The basis of the coinage of Tibet. It is a silver piece containing a considerable amount of alloy, the value of which is nominally six Annas, though, as a rule, three of them are exchanged for an Indian Rupee, i.e., sixteen Annas.
The subdivisions of the Tang-Ka are made by cutting up the coin itself. These divisions are : "Sho-Kang, 2 / 3 of a Tang-Ka equal to 4 Annas. Chht-Ke, 1/2 of a Tang-Ka equal to 3 Annas Kar-ma-nga, 1/3 of a Tang-Ka equal to 2 Annas Kha-Kang, 1/6 of a Tang-Ka equal to 1 Anna. Khap-chhe, 1/12 of a Tang-Ka equal to 1/2 Anna "
The principal varieties of the Tang-Ka are the following :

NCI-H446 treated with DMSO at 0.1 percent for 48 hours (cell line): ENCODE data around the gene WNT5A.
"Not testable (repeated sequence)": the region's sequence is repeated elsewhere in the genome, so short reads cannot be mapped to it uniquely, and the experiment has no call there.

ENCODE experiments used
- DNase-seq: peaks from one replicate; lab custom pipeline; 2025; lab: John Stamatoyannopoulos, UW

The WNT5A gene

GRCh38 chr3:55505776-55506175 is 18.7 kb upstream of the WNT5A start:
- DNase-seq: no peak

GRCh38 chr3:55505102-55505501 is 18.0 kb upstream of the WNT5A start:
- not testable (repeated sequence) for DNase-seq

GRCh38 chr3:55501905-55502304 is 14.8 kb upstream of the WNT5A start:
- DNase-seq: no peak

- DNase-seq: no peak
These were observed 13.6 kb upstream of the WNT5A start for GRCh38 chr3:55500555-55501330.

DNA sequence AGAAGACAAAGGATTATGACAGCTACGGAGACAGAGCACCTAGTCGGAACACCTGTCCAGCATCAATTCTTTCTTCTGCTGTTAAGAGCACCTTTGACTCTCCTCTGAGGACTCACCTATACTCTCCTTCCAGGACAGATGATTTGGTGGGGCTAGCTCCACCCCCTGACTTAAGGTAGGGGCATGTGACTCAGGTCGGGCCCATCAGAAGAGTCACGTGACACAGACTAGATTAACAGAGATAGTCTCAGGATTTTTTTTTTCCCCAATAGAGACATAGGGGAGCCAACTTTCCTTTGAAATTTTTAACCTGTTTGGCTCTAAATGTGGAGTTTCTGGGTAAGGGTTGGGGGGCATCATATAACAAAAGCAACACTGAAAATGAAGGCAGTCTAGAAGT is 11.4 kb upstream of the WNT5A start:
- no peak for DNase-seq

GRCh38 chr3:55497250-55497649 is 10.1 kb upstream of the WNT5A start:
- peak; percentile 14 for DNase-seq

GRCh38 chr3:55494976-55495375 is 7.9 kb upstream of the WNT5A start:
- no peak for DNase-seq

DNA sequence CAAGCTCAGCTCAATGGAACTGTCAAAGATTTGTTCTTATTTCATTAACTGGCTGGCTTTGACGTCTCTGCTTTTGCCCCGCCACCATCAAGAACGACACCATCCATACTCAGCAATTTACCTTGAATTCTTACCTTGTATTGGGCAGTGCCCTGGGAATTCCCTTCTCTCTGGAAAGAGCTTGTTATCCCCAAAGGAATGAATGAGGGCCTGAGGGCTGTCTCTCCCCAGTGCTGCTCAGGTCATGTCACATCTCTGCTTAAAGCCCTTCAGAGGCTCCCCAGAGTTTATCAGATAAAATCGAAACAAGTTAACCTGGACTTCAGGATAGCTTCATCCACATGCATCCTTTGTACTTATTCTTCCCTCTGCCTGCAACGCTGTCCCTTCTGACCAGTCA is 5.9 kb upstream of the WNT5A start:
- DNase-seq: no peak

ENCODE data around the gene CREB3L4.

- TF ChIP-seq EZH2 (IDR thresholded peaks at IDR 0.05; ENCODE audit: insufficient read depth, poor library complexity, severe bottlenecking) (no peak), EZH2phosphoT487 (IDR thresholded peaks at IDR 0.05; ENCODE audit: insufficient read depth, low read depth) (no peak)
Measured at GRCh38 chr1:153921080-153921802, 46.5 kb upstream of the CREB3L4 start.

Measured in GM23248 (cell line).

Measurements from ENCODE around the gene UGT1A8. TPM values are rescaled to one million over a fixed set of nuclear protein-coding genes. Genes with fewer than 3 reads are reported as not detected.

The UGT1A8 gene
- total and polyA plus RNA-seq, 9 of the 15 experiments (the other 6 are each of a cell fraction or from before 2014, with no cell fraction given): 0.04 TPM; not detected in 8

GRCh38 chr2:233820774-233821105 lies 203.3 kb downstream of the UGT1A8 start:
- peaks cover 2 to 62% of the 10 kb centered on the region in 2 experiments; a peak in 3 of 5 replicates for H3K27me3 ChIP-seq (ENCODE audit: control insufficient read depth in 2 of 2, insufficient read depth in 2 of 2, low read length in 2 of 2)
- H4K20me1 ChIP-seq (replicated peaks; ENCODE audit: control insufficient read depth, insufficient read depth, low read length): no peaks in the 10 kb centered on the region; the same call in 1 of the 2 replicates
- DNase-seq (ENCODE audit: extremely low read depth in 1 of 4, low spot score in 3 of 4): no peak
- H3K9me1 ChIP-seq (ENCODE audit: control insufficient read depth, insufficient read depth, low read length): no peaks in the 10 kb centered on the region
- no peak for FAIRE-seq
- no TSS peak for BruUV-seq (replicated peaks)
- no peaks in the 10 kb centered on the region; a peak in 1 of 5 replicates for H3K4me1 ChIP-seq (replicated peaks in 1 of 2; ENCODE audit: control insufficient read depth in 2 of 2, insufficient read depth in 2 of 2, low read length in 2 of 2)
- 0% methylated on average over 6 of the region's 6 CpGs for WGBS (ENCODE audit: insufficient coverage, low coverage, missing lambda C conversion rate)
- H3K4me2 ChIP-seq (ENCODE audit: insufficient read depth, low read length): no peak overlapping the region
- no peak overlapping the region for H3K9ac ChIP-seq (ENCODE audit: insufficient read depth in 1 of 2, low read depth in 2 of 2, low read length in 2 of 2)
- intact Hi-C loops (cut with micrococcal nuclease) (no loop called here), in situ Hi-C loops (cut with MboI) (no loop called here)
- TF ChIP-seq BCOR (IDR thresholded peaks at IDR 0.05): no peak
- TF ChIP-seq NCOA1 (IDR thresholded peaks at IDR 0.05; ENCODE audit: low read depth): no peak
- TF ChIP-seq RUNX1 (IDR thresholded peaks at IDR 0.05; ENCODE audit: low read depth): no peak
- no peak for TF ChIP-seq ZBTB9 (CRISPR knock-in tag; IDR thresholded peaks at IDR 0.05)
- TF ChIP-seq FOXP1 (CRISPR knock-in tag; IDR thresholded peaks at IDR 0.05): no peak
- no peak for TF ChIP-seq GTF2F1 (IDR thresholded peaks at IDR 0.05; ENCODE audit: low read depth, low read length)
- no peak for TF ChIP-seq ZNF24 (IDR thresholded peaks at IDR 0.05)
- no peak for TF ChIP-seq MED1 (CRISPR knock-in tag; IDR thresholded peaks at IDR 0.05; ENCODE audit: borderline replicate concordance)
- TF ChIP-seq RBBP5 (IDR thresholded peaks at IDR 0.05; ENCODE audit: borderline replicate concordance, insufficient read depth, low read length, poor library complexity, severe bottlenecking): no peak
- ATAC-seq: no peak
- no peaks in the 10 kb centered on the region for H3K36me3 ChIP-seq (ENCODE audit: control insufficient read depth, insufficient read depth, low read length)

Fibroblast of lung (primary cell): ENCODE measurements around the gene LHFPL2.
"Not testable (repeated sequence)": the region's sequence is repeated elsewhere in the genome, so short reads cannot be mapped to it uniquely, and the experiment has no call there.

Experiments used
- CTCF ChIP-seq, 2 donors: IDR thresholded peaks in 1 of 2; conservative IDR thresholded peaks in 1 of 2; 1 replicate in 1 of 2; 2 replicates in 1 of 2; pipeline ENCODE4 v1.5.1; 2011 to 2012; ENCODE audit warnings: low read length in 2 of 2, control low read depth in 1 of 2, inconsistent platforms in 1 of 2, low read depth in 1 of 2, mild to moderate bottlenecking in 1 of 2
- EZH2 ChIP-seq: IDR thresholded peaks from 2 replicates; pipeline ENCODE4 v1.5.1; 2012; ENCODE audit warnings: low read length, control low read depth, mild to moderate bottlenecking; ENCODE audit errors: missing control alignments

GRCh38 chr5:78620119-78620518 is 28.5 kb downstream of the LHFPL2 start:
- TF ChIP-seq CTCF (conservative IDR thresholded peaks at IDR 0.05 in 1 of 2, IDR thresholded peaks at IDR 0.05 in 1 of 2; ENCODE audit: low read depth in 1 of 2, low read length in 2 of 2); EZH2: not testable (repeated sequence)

Ga-den Pho-dang Tang-Ka, which was struck at the Ga-den palace at Lhasa, about 1750.
Kong-par Tang-Ka, minted at Giamda on the borders of the Province of Kong- bo, and dated in Tibetan figures.
Pa-nying Tang-Ka, meaning "old Nepalese" coinage, commonly called Ang-tuk (q.v.), and termed Mohar by the people of Nepal.
Nag-tang, or black Tang-Ka, a name given to the Nepalese coinage of Ranjil Malla Deva, bearing the Newar date 842, or 1722.
Cho-tang, or "cutting Tang-Ka." A Nepalese coin since the Gorkha conquest, not struck for currency in Tibet, but generally current. Conf. Walsh, Coinage of Tibet, in Memoirs Asiatic Society of Bengal, 1907 (ii.), and Wood, in American Journal of Numismatics, 1912. For extensive historical references concerning the name, see R. C. Temple in The Indian Antiquary (xxvi. 235-244).
See Also: Tang-Ka
Source: Frey's Dictionary (American Journal of Numismatics, Vol. 50, 1916)